According to style and repertoire, there are images of the Early Iron Age (few images of animals in a tradition of animalistic style) and of the Islamic medieval period including its end (horse riders, battle scenes, signs, open palms) (Ranov 1976: 6-12). The drawings are dated from the 1st millennium BC to the 16th - 19th centuries, and medieval petroglyphs prevail.
The Most Significant Rock Art Sites in Eastern Pamir
The site is in the Gorno-Badakhshan Autonomous Region, in the Murgab District, 100km north-east of the district capital ЦMurgab settlement on the southern slope of Bazar Dara (North Alichur) Range, not far from the Akdzhilga pass at an altitude of 3,800m. The Ak-Dzhilga petroglyphs are among the highest in Central Asia. The highest peaks of Pamir, also referred to as "Roof of the World", Ismoili Somoni (7,495m), and Revolutsiya Peak (6,974m) are located 90-140km farther east.
At the end of the 1960's, geologist Bulin V.-P. discovered petroglyphs in an area difficult to access on the Severnaya Akdzhilga River. They significantly differ from the ones known in Pamir. In 1972, archeologists Zhukov V.-A. and Ranov V.-A., with a small group of colleagues (a photographer and an artist) recorded this unique concentration of rock art. A special summary article by Zhukov and Ranov on the Akdzhilga petroglyphs was published in the same year.
The Main Substrate of Rock Art
The petroglyphs are engraved on the surface of a solitary flattened rock (shale) (23.6 x19m), located on the right bank of the valley at a height of 25m above the river. The wind has given a mirror-like polish to the black surface of the rock; images take up almost one-fourth of the surface. The slab stands out in the environment among the chaos of numerous morainic rock fragments.
Akdzhilga petroglyphs were made with a technique unusual for Pamir. An outline was initially incised on the surface with a sharp tool, then it was shaded inside with carved lines and then additionally abraded. The lines of the drawing are shallow and practically the same color as the rock surface. Pecking techniques were only used for several petroglyphs obviously dated to later periods.
Description of the Site
There are a total of 100 petroglyphs on the rock surface. There also are isolated images and panels. The drawings are grouped in several places of the rock. Most of them are in its southeastern sector including its inclined part. There, the drawings form a palimpsest that allows us to determine a relative age for the figures. Particularly, large animals are overlaid by images of wild goat hunting scenes. Figures of goats walking one after another in the central part of the slab are one of the most exquisite and stand out for their excellent execution. In the northeastern part of the slab, an isolated archer wears a peaked head-dress; the arrowhead shape is conspicuous. A panel located in the north-western part of the rock is the most interesting, with several chariots (one with a driver) and oxen carved in a unique stylistic manner unusual for Pamir. Most Akdzhilga drawings are carved in outline, with the entire surface of the figure filled with dots or dense lines.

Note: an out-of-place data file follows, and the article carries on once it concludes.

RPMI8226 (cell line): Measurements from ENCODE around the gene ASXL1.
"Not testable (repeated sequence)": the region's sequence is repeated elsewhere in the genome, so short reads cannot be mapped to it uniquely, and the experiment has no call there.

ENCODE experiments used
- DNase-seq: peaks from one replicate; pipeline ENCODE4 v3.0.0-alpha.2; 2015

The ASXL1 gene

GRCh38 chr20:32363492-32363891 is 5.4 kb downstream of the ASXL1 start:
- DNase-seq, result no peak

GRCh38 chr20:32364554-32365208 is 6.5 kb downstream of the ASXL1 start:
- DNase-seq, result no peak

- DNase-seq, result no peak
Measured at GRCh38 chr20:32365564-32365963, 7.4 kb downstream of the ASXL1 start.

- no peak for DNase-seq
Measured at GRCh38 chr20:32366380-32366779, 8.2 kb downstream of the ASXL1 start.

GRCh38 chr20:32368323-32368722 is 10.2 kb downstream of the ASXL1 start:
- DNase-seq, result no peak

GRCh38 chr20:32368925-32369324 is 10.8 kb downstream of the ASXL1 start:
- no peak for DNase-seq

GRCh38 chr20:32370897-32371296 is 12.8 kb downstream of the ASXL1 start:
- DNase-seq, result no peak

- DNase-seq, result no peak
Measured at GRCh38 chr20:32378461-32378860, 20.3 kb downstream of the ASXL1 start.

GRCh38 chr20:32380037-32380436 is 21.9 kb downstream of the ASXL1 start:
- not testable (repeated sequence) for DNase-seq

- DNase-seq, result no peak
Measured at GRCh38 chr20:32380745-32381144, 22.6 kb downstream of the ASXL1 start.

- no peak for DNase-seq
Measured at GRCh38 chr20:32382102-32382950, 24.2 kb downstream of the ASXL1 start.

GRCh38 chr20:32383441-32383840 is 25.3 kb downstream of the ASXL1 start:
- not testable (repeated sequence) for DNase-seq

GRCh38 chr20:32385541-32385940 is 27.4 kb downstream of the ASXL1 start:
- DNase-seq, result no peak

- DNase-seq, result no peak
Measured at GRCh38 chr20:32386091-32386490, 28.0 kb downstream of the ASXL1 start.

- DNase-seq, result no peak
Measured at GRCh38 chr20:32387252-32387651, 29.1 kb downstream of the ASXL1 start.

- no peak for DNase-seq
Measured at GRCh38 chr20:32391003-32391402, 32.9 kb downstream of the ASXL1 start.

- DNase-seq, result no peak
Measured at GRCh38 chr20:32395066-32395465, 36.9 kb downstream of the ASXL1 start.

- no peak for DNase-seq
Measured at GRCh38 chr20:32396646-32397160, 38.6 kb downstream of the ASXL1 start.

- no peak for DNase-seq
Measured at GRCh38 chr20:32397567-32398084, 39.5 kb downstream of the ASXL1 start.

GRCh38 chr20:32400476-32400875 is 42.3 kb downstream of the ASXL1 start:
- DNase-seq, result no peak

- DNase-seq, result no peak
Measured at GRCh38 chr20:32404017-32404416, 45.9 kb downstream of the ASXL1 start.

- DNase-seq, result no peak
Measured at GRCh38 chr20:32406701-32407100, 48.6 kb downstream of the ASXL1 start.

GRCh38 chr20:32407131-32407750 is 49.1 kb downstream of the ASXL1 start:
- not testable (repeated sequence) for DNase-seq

The earliest group of Akdzhilga petroglyphs, with chariots and oxen, can confidently be dated to the Bronze Age. An archer in a peaked hat and a series of wild goats may be dated to the Early Iron Age. There are also sketchy images of animals from later periods and modern inscriptions.
Shakhty Grotto is located in the Gorno-Badakhshanskiy Autonomous Region, in the Murgab district 40km south-west of the district capital - Murgab settlement on the left slope of the Shakty Gorge adjacent to the Kurtke-Say River valley. Geographic coordinates of the location: NL 37 55.225, EL 73 55.755; absolute altitude: about 4,200m. Shakhty Grotto is located 60m above the valley bottom, but it is easily accessible from the surface of an alluvial cone along a nice path.
In the autumn of 1985, an Archeological Group of the Pamir Expedition of AS of USSR led by Ranov V.-A. discovered petroglyphs in the Shakhty Grotto, in Eastern Pamir. Ranov provided a detailed description and attributed them to the Mesolithic in a special article published in 1961. In 1967, Ranov described and studied them in his popular book "Arkheology na Krishe mira" ("Archeologists on the Roof of the World") (Ranov 1967). A zoologist, Tanasiychuk V., published a popular article on the subject with very good photographs in the same year (Tanasiychuk 1967).
The Main Substrate of Rock Art
The grotto formed as a result of karstic erosion of a tectonic crevice. The grotto faces east and is dry and sunlit. The entrance is 7.5m wide and 6m deep; the roof height is 25-30m. The images are carved as a frieze on the southern wall of the grotto 1.6-2.0m from the floor; paint stains and fragments of other obliterated figures still remain.
All images were painted with a mineral paint in two shades: most were painted in light-brown ocher, while others with a maroon shade of ocher.
Description of the Site
Seven images are in a good state of preservation: an outlined ornitho-anthropomorphic figure (23cm), two contoured figures of wild boars, yak or bear (85cm), an arrow against the body and head of an animal, another contour of an unidentified animal superimposed on another drawing and painted in maroon. The frieze with drawings is 4m long and 1.5m high.